Liquid Gold: How to Find Water on Big Desert Rides


Liquid Gold: How to Find Water on Big Desert Rides

For years, I poked around at the edges of some of these regions, bikepacking and hiking on routes where I knew I’d be able to find water. Gradually, I got a better feel for these landscapes and how what I saw on topo maps and satellite imagery translated to potential for actual water on the ground. And in developing routes for others across arid country like the Western Wildlands Route, the Bears Ears Loops in southern Utah, and the Kofa Refuge Bike Tour in southwest Arizona, I’ve spent a lot of time inventorying potential water sources and talking to locals about water reliability. So I’m excited to finally share some of what I’ve learned here in the form of the step-by-step process I go through when planning out a trip in a desert area unfamiliar to me. I’ll typically venture out on trips like this during cooler winter or shoulder season months that require less water and are less consequential should I run into a problem. I’ll also try to embark on these trips after a storm system has moved through, making finding water a little more likely.

My Process for Water Planning!

  1. I start by drawing out the route I’d like to ride in the Ride with GPS Route Planner. Usually these trips of mine have some theme or goal – peaks to scramble up along the way, a Joshua tree forest to camp in, an area with unique geology I want to poke around in, etc.
  2. Mark any towns and facilities along the way that are certain to have water available. During cooler months, water might be turned off in public campgrounds/facilities, so sometimes a few quick phone calls are necessary for verification.
  3. Next, I scroll along the entirety of the route looking at USGS topographic map scans looking for any potential water source. Often, zooming in and switching to a satellite layer helps with quickly evaluating the likelihood of maybe finding water at that location. Generally, if something looks bone dry in satellite view, I’ll assume there’s no chance I’d actually find water there. I’ll mark each location where I find something that looks potentially promising for water, and then I’ll return to further investigate it in the next step. I’ll also look for potential water sources a few miles off-route.
  4. Springs – USGS topos have virtually all natural springs marked in arid regions. But many have gone dry during the decades-long drought in the west and some have been sealed with the water piped downslope for livestock. So in my experience, most springs on these topos are unlikely to actually have water. On satellite view, dark green vegetation downslope from the spring is encouraging but rarely a sure sign of water.
  5. Wells – These often have nearby water tanks or troughs, and water in bigger troughs can usually be seen in satellite imagery. Many wells have been abandoned, however, and empty troughs are never an encouraging sign.
  6. Windmills – These are ubiquitous across the West to power water wells that feedstock tanks and troughs. Shadows from windmills on satellite imagery are usually quite clear but obviously don’t indicate anything about functionality. Solar panels added to windmills to power electric pumps are encouraging to see on satellite.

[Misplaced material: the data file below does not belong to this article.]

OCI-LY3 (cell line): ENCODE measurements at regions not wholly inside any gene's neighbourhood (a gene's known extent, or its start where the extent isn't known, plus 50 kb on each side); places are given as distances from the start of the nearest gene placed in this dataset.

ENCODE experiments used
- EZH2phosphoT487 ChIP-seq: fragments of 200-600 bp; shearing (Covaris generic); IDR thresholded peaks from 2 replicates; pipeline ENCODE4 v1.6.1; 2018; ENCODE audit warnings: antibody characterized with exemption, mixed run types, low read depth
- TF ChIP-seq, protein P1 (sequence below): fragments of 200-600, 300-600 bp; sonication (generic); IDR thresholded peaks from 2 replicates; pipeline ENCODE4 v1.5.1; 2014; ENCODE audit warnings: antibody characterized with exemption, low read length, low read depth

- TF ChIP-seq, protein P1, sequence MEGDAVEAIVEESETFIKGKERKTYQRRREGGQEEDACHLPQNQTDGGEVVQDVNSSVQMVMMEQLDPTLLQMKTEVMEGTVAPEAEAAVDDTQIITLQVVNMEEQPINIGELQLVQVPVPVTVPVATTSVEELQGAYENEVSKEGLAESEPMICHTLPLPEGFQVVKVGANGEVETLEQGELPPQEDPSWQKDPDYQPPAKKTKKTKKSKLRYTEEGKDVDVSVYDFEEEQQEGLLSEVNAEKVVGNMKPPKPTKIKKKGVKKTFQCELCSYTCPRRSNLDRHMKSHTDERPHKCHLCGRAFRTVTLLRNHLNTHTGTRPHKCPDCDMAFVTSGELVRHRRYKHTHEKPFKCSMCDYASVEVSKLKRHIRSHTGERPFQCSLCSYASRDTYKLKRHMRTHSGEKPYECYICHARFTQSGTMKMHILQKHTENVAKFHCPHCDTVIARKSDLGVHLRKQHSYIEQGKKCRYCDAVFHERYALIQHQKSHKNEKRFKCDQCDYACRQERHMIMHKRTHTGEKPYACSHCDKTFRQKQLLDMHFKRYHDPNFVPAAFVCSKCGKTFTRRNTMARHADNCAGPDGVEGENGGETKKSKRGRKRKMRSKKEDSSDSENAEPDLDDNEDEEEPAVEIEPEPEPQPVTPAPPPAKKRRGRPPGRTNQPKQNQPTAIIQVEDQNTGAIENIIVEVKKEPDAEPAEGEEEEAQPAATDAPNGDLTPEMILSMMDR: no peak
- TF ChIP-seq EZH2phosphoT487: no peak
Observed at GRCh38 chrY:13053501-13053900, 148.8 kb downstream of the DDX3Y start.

7. Guzzlers/trick tanks – Typically built by state game departments, these are usually water-catchment systems used to fill troughs for wildlife. These have become more widespread as natural springs have gone dry. Some states even have web-map interfaces that show the locations of trick tanks.
  8. Tanks/traps/stock ponds/reservoirs – These could be steel tanks, natural bedrock pools, excavated depressions (earthen tanks), etc. Satellite imagery is useful for seeing just what might be found.
  9. Creeks/rivers – In drier country, streams are more likely to be dry than flowing and some may be inaccessible, so these are far from reliable. But bedrock depressions in streambeds can hold water for longer periods, and some streams do indeed flow for much (or all) of the year.
  10. Corrals – these often have some sort of water source associated with them.

Now I’ll return to satellite imagery to further investigate the more likely water sources. Switching to Google Earth, I’ll look at a particular potential water source at different times of the year to get a better idea of how often water might be present. I’ll look for stock trails (or even the little brown or black specs that are cattle) on satellite imagery radiating from a possible water source. Well-established stock and game trails are an encouraging sign that water is frequently found there.

I’ll also head over to the new Bikepacking Roots’ interactive map and make use of a few resources included there. You can view high-resolution maps of estimated rainfall received over the past few days or weeks, as well as similar maps that compare monthly or seasonal precipitation received to average. That information helps me make more informed decisions about how likely certain types of water sources are to have water. For example, abundant recent rain means bedrock pools are more likely to have water. Wetter-than-average seasons suggest stock ponds and springs are more likely to have some water. And conversely, exceptionally dry seasons mean that almost every water source could be dry.